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Have you ever been working on a design job and somehow along the way you feel like you’ve been turned into your clients personal shopper? Or been told by the client that your presence is not needed at a particular meeting (when you know you need to be there)? Or that they don’t want to pay for project management (observation) but expect you to show up on the job site and answer the contractors’ questions?

All of these scenarios have happened to me – jobs wildly out of control, my time being swallowed up by dancing to other people’s agendas and feeling resentful because the clients have been taking advantage of me.

Why does this happen?

Because I didn’t understand how to position myself properly. I didn’t take charge as the expert in the beginning and lay out exactly how I’d planned to solve the client’s problem. (It is a problem, otherwise they would have solved it themselves.)

So, what is going on here?

The root cause of out of control design jobs is not setting clear boundaries and expectations with the client when you first contract for the job.

It starts when you just take payment for a few hours of time and jump into the job trying to sell a piece of furniture or two to get paid. This is a scary situation for your client because they have no clue how long it will take you and what it will cost in the end.

The trouble escalates when the client reacts to the scary situation of trying to control the job cost by excluding you from important decisions or by making purchases on their own. This obviously results in lack luster design, less than happy clients and a job not worth photographing.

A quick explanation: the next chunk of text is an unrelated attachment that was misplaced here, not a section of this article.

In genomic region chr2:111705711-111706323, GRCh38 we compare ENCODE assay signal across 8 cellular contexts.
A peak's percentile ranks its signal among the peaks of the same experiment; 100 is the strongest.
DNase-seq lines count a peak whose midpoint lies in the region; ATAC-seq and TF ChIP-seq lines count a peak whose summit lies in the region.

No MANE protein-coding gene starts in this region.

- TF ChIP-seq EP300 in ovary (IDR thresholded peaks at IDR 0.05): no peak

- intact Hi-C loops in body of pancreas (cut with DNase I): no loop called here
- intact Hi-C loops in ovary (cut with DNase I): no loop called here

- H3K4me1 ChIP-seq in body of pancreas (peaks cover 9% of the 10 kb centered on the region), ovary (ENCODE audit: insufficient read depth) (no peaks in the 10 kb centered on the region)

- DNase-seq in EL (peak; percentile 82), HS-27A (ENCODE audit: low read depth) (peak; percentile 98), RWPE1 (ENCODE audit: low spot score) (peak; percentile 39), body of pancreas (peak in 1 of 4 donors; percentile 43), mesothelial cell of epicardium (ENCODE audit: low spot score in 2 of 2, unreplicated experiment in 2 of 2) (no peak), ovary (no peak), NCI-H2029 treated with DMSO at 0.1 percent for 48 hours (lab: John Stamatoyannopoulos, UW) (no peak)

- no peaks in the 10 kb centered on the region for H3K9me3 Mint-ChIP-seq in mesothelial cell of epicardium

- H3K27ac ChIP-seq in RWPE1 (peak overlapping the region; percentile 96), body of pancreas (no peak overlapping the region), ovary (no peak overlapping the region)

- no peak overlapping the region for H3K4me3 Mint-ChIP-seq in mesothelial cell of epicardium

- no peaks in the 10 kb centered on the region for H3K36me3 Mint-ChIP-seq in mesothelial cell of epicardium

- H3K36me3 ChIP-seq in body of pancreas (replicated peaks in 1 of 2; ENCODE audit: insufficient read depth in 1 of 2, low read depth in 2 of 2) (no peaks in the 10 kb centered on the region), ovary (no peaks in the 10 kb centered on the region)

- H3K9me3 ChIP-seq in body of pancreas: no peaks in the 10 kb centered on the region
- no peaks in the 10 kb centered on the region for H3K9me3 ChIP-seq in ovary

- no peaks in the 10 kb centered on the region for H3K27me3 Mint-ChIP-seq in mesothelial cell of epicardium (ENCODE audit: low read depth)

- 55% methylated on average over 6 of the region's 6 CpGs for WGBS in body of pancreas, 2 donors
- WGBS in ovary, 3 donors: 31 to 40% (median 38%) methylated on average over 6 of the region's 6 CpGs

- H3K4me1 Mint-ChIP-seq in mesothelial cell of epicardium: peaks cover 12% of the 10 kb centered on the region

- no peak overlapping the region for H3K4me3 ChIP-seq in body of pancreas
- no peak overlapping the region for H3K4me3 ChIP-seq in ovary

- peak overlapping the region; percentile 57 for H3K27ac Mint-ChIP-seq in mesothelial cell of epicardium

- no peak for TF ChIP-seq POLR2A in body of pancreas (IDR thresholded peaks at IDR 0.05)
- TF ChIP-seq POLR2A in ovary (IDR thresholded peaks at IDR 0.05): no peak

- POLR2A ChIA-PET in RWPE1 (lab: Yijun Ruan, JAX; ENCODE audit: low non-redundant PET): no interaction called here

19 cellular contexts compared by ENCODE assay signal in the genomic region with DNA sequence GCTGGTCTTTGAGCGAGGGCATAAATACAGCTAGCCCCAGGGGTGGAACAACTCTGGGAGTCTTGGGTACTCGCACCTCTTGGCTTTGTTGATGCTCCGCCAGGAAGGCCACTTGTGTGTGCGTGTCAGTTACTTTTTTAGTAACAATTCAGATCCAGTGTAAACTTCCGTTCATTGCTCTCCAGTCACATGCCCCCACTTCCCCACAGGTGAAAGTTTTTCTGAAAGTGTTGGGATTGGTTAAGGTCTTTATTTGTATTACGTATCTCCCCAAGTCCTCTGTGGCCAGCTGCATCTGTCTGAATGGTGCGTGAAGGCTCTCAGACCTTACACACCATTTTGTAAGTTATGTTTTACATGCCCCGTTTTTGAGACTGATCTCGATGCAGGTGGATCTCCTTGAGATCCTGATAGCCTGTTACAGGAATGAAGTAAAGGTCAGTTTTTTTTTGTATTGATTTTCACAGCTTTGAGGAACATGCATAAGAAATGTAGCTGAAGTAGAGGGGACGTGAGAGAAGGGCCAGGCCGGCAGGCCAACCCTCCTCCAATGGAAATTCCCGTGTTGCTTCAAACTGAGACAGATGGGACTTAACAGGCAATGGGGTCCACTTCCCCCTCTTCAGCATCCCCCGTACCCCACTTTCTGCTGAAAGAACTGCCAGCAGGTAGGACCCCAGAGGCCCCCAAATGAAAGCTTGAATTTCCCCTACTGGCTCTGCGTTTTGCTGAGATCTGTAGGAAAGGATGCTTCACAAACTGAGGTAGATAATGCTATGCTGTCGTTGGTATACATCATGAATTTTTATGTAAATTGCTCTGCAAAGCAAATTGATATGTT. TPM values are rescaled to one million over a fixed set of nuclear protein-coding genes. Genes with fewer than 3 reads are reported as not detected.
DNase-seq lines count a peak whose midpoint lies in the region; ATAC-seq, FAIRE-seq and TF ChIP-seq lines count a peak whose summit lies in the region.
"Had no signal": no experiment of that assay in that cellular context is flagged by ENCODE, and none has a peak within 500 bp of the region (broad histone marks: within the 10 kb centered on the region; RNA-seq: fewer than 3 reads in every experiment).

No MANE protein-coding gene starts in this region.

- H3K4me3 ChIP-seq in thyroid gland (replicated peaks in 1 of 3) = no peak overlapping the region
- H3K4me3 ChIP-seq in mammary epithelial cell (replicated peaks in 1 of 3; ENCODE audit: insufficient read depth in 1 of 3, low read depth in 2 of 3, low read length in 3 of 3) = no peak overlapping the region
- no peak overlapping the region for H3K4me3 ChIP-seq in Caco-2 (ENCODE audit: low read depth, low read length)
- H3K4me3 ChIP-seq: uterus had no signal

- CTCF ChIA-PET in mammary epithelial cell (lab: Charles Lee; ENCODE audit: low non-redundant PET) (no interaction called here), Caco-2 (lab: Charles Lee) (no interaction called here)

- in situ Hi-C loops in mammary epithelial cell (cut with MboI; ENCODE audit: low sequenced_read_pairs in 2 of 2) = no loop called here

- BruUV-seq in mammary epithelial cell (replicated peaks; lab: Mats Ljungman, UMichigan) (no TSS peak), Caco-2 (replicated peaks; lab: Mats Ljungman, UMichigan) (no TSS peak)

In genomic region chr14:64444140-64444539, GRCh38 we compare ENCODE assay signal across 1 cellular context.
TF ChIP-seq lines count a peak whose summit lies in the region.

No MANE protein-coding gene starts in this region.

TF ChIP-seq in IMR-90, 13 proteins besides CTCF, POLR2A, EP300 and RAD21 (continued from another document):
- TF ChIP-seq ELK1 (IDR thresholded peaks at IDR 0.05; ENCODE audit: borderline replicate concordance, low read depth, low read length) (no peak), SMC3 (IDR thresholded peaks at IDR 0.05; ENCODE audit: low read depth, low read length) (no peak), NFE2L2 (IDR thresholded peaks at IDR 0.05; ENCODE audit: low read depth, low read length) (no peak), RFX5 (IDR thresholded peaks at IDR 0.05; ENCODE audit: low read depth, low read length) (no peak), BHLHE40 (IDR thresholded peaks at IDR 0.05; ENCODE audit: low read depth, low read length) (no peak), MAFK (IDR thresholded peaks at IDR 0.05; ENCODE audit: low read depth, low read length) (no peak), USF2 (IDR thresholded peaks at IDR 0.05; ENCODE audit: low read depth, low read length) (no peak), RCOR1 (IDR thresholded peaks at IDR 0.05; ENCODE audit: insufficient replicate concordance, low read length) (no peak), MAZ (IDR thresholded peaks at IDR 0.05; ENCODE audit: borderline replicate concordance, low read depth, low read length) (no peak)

The solution is to charge a fee to solve the entire problem.

At first it can seem frightening to present a big price tag for your own services, but when you link your fee to the process you’ll use to get the client the results they want and the budget they have agreed upon, it’s actually pretty easy.

Setting boundaries in your Letter of Agreement includes outlining the number of selections you’ll provide, design meetings, shopping trips and project observation trips you’ll conduct is the other key to successfully managing a job and staying in control of your time.

Since you and your client has agreed upon what you’ll be doing, when you’ll do it and what it’ll cost, the behind the scenes manipulation disappears and the result is happy clients and profitable jobs.

If you want to learn more, join me on the upcoming Designer Secrets Master Class Webinar: Design “Rock Star” Secrets Exposed! next Wednesday, June 8th.

Trust me – if you’re ready to be a rock star designer (in every way possible) then you don’t want to miss this FREE training webinar!

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